T Nation

Adductors in Anterior Pelvic Tilt?

We know that in APT, the hip flexors and lower back are over-active, and the glutes and abs are weak.

But what about the adductors? Are they over-active or weak? If you’re in anterior pelvic tilt, should you focus on strengthening the adductors, or foam rolling and stretching them?

Adductors are considered part of the posterior chain (aren’t they?) so I’d be inclined to say they should be strengthened, but I’m not sure. What do you think?

Adductors will be tight. However, stretching them will only provide temporary relief. We know the root cause of the problem for APT is (as you stated) weak glutes and lower abs. So strengthen the glutes and lower abs on a daily basis.

Oysters x 20 (Or side lying leg raise depending on your med glute strength. Focus on squeezing the glute med as hard as you can and the legs should abduct, don’t just lift your leg a bunch of times). This will help release you adductors, stretching them in between sets will do some good.

Glute Bridge x 10 - Slow tempo. Squeeze the glutes as hard as you can at the top. Do the hips get to neutral?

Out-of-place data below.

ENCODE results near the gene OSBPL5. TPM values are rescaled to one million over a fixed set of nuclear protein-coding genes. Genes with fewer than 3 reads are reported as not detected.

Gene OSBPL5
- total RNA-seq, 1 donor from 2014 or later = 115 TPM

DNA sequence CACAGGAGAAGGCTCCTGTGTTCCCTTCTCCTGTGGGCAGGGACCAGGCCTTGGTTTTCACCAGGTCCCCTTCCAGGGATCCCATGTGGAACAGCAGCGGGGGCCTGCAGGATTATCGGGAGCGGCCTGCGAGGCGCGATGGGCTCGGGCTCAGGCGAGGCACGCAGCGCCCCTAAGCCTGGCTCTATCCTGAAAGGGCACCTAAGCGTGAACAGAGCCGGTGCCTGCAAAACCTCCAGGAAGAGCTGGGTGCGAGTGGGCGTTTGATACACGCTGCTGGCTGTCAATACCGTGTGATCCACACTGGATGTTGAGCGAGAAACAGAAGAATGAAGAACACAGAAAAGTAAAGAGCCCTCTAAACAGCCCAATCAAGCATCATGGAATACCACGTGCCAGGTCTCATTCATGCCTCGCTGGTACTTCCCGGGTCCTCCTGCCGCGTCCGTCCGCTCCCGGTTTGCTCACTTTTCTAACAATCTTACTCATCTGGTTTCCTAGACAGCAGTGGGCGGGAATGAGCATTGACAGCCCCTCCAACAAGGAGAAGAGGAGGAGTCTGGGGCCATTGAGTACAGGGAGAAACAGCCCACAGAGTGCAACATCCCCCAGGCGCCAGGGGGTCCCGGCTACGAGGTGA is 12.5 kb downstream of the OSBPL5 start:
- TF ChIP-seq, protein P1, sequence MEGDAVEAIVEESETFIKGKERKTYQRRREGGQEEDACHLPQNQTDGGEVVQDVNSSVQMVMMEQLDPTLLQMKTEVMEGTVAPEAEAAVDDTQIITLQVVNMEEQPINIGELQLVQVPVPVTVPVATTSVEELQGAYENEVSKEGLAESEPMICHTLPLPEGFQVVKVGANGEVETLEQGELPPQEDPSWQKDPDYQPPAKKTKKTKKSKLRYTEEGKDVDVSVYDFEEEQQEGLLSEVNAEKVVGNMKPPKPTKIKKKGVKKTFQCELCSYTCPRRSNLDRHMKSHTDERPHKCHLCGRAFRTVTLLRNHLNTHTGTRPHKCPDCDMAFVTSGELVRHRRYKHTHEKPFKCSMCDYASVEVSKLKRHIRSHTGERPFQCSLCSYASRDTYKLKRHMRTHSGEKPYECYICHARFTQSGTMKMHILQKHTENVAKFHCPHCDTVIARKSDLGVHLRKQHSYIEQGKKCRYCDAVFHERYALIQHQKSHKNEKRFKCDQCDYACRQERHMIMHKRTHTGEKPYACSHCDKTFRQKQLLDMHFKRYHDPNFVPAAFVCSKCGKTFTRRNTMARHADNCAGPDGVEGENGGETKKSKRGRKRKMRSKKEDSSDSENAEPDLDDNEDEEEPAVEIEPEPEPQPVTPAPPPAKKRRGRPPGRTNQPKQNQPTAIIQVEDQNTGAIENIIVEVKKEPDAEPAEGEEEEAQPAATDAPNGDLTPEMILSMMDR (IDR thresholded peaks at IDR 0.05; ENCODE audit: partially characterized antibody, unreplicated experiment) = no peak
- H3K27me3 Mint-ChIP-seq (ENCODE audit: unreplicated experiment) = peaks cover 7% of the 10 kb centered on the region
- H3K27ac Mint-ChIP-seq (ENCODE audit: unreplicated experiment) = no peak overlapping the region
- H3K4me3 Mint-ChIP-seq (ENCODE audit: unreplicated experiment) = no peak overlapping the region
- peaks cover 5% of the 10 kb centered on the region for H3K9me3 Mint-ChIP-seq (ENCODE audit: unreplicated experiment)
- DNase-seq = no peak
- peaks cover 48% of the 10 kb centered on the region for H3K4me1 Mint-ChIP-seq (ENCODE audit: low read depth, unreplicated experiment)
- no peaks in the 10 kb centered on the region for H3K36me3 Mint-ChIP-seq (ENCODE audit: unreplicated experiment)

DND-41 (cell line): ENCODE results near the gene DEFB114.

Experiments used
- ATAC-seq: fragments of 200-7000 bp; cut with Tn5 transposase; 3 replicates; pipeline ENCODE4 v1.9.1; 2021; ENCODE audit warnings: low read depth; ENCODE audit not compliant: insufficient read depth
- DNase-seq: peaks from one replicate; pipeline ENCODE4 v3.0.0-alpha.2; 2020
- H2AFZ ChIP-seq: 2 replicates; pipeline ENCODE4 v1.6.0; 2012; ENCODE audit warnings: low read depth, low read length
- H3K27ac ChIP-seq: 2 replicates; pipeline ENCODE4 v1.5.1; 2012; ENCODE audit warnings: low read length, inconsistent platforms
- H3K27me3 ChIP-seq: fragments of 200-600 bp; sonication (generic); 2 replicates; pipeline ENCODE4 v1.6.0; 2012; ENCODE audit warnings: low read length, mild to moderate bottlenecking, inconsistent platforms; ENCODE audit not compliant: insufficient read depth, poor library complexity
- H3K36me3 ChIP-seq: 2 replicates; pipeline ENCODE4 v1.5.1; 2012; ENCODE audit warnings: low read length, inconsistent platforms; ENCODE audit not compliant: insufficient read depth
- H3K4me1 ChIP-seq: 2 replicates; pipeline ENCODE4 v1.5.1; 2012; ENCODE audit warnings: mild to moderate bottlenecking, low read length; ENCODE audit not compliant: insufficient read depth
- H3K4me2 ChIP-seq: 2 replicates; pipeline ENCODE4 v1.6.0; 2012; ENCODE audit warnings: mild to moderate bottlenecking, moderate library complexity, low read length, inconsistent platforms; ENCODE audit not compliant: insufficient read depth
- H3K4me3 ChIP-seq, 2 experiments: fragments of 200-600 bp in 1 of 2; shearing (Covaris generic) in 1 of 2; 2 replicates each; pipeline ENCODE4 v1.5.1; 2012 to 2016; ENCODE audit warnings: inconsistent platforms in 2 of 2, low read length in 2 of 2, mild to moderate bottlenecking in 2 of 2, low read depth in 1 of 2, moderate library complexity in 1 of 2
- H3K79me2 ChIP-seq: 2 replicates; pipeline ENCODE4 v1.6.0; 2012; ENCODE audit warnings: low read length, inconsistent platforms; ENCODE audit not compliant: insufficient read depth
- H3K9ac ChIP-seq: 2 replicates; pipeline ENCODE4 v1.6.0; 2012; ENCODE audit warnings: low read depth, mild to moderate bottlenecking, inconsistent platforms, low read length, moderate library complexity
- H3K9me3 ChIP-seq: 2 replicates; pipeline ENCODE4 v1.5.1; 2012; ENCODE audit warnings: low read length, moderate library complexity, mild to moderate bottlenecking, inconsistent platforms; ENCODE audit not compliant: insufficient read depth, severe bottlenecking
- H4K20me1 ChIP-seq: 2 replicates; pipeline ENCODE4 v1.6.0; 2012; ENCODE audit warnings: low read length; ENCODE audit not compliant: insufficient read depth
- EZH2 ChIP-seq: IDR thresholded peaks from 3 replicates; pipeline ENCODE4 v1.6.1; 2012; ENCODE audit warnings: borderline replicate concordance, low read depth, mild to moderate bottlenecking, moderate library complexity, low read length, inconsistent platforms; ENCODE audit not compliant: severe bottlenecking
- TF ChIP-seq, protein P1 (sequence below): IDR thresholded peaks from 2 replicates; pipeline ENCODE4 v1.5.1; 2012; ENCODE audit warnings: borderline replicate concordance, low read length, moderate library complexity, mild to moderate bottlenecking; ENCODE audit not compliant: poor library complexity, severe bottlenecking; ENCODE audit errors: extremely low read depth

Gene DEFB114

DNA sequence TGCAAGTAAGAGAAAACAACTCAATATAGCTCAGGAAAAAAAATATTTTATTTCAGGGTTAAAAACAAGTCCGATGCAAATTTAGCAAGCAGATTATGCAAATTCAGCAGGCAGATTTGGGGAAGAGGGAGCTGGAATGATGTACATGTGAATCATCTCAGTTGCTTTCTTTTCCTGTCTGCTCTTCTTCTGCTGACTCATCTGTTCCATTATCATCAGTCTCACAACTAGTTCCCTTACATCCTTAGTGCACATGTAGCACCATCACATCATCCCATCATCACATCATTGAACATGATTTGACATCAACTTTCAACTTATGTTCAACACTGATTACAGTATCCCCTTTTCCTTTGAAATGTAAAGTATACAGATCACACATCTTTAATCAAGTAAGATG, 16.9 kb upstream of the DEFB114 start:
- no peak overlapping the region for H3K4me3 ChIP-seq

Leg lowers x 15 - slight bend in the knees, keep lower back flat. As you descend the lower back will want to round off the floor, stop just before that point and pull the hips back using the lower abs only. This should not be felt in the hip flexors.

This is a start. Avoid deadlifts and squats. Do try back extension (use glutes), stepup variations, leg curls, side lying crunches/leg lifts…the list can go on. PM if you want additional help.

[quote]EricDowling wrote:
Adductors will be tight. However, stretching them will only provide temporary relief. We know the root cause of the problem for APT is (as you stated) weak glutes and lower abs. So strengthen the glutes and lower abs on a daily basis.

Oysters x 20 (Or side lying leg raise depending on your med glute strength. Focus on squeezing the glute med as hard as you can and the legs should abduct, don’t just lift your leg a bunch of times). This will help release you adductors, stretching them in between sets will do some good.

Glute Bridge x 10 - Slow tempo. Squeeze the glutes as hard as you can at the top. Do the hips get to neutral?

Leg lowers x 15 - slight bend in the knees, keep lower back flat. As you descend the lower back will want to round off the floor, stop just before that point and pull the hips back using the lower abs only. This should not be felt in the hip flexors.

This is a start. Avoid deadlifts and squats. Do try back extension (use glutes), stepup variations, leg curls, side lying crunches/leg lifts…the list can go on. PM if you want additional help. [/quote]

Cheers. Don’t deadlift or squat though? I thought deadlifts were one of the best exercises to correct anterior pelvic tilt because of their focus on the posterior chain?

the don’t deadlift or squat advice is good if your ATP means those movements cause you pain.

If you can do those lifts without discomfort, then yes you absolutely should be doing them.

the list of exercises Eric gave you is good, do those every day.